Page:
This year's award goes to Trenton and Tampa third baseman Miguel Andujar. For years Andujar has earned the reputation as more of a second-half player and that was clearly the case in Tampa in 2015 when he was hitting just .203 through the early part of July before finishing red-hot to bring his average up to .244. Seemingly pegged for another slow start in 2016, Andujar finally figured out the high-A level in his repeat season there, hitting .283 with 22 extra-base hits [including ten home runs] in just 58 games before getting moved up to Double-A Trenton. Considering he hit .266 with two home runs there to finish out the year, don't be surprised if he picks up this award again in 2017.
The Eduardo Nunez Award is given to the lower-level hitting prospect whose overall talent belies the pedestrian numbers he has posted and whose game suggests he'll come out of nowhere to have better success down the road at some point.
The Yankees have no shortage of qualified candidates for this award; Wilkerman Garcia [last year's award recipient], Kendall Coleman, Nelson Gomez, Diego Castillo, and a host of others. However, this award will stay with Wilkerman Garcia for yet another year because the lackluster production thus far [.198 with just one home run in Pulaski this year] is actually turning him into one of the bigger 'sleeper' prospects as critics have been a little too quick to jump off of his prospect bandwagon. The top-shelf talent is still very much there to turn himself into one of the better prospects in what is an extremely deep farm system and it's not beyond the realm of possibly to see him have a Gleyber Torres-like ascension in the rankings someday once the production begins to match the talent.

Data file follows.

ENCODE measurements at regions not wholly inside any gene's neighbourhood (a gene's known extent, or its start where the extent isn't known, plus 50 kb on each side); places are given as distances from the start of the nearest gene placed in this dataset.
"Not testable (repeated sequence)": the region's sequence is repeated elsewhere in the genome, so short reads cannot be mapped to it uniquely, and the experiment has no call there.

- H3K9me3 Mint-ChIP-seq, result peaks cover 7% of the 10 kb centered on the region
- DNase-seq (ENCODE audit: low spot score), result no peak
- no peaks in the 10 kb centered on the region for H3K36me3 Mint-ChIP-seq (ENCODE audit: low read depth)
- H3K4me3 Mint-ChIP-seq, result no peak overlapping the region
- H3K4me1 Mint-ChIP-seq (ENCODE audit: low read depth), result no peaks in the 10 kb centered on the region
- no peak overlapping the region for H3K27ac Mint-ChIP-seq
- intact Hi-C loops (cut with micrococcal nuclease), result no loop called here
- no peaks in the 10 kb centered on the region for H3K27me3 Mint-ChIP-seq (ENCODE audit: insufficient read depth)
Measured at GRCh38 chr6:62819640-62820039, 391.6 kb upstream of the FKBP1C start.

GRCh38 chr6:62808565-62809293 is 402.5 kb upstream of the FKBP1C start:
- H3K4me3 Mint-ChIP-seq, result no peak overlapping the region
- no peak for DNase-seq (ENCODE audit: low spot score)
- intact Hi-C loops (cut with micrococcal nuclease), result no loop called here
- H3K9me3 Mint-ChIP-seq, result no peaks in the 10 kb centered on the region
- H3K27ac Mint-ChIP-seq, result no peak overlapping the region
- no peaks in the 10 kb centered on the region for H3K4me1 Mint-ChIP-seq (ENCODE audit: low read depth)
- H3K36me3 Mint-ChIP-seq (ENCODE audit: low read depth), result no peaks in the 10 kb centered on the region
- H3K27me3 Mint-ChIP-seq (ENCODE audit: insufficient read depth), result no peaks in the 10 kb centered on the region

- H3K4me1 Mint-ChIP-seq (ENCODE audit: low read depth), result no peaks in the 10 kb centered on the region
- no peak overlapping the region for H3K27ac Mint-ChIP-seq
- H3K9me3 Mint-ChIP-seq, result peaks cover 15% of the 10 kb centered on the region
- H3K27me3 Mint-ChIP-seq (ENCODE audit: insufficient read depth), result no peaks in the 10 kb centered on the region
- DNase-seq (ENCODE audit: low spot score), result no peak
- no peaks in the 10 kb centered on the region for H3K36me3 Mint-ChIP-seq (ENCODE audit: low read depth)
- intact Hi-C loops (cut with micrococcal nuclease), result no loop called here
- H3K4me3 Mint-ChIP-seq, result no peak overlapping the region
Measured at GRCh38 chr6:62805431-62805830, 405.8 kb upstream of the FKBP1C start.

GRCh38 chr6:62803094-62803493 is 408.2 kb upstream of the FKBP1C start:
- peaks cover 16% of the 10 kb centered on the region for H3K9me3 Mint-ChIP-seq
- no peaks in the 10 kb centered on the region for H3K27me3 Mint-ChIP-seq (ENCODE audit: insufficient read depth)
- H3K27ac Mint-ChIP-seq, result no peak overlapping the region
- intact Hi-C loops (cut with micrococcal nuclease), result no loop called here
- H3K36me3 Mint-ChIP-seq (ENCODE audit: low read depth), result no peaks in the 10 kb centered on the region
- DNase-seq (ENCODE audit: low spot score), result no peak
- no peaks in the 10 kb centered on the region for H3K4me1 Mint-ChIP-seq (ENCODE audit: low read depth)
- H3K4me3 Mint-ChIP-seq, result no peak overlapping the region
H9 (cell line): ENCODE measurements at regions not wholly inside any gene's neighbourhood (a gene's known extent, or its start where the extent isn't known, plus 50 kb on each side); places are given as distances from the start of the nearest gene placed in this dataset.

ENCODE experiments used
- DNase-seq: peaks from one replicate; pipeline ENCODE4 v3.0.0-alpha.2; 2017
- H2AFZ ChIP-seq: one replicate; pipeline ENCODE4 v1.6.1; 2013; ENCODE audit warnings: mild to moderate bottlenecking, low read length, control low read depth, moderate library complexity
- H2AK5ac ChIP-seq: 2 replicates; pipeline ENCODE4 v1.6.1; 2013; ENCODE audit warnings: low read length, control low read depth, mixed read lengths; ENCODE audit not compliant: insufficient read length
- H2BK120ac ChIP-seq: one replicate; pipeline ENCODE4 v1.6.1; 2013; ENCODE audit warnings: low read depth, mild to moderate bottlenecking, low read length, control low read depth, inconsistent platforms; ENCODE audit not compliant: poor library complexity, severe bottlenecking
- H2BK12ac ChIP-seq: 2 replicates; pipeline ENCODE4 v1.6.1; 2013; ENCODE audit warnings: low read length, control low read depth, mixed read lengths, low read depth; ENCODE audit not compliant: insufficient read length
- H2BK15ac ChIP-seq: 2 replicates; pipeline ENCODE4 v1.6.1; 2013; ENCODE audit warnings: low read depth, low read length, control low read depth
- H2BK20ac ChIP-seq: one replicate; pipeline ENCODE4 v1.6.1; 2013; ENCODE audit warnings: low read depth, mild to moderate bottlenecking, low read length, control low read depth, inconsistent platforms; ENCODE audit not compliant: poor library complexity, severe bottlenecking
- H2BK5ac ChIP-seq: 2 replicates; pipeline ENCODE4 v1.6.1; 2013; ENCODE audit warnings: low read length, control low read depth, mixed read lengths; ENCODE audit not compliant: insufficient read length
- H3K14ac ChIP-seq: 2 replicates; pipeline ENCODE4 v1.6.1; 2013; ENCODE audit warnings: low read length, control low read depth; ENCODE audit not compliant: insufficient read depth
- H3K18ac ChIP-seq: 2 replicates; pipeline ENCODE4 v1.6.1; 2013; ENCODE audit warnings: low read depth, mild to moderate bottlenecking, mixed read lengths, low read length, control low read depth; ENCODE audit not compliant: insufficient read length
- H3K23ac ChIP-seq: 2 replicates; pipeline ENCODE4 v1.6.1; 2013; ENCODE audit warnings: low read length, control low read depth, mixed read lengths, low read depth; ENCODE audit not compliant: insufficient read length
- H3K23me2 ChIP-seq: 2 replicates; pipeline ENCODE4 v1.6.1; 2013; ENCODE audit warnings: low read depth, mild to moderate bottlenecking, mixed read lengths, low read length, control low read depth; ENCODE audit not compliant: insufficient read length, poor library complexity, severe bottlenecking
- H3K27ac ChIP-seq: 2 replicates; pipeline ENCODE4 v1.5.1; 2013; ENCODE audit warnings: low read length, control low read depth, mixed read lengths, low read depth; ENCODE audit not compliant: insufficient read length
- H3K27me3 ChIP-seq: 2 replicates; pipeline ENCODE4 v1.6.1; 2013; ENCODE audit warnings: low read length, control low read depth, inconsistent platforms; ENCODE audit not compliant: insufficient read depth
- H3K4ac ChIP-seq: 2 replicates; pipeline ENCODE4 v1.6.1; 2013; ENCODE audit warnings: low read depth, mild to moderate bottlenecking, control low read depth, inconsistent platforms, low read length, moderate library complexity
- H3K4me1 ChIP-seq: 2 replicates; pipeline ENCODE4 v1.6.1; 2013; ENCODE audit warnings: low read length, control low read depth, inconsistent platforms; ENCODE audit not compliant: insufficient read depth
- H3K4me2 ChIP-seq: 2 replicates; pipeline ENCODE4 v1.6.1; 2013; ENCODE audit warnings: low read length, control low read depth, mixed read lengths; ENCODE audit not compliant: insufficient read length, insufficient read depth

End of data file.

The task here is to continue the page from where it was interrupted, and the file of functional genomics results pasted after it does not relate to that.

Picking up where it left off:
The Damon Sublett Award is given to the college pick selected later in the draft [after the third round] and chipped in with a good offensive showing in their debut season in Staten Island.
This year's recipient, Mandy Alvarez, is very different than most previous winners of this award because he didn't last in Staten Island very long, hitting .339 in his first 13 games there before getting called up to low-A Charleston. He wound up finishing his debut season hitting a very solid .288 with 21 extra-base hits in just 66 games between the two levels and his low strikeout total  and high contact rate suggests that there could be some long-term hidden potential worth tracking too.
The Kevin Russo Award is given to the hitting prospect who, despite being selected later in the draft and not really showing great tools, puts up decent numbers and has a solid enough game to be considered a sleeper prospect.
This award goes to outfielder Timmy Robinson, this year's 21st round pick out of USC. To be fair, his selection for this award has more to do with his later-round selection in the draft than his tools, which are more average on the big league scale than previous winners. He hit a solid .265 but clubbed eight home runs and 18 doubles, and stole nine bases, showing the kind of intriguing speed and power combination that not only gives him a chance long-term but some 'sleeper' potential too. He isn't just quick with some power either, there's a rather patient approach at the plate that suggests some more hitting potential too. Throw in a solid defensive game and a solid 6-foot-1, 225-pound frame, and like last year's winner of this award [Zack Zehner] he has the look of a Russo-like organizational type who just may find his way on to a big league roster someday, somebody who could chip in with some solid minor league seasons along the way.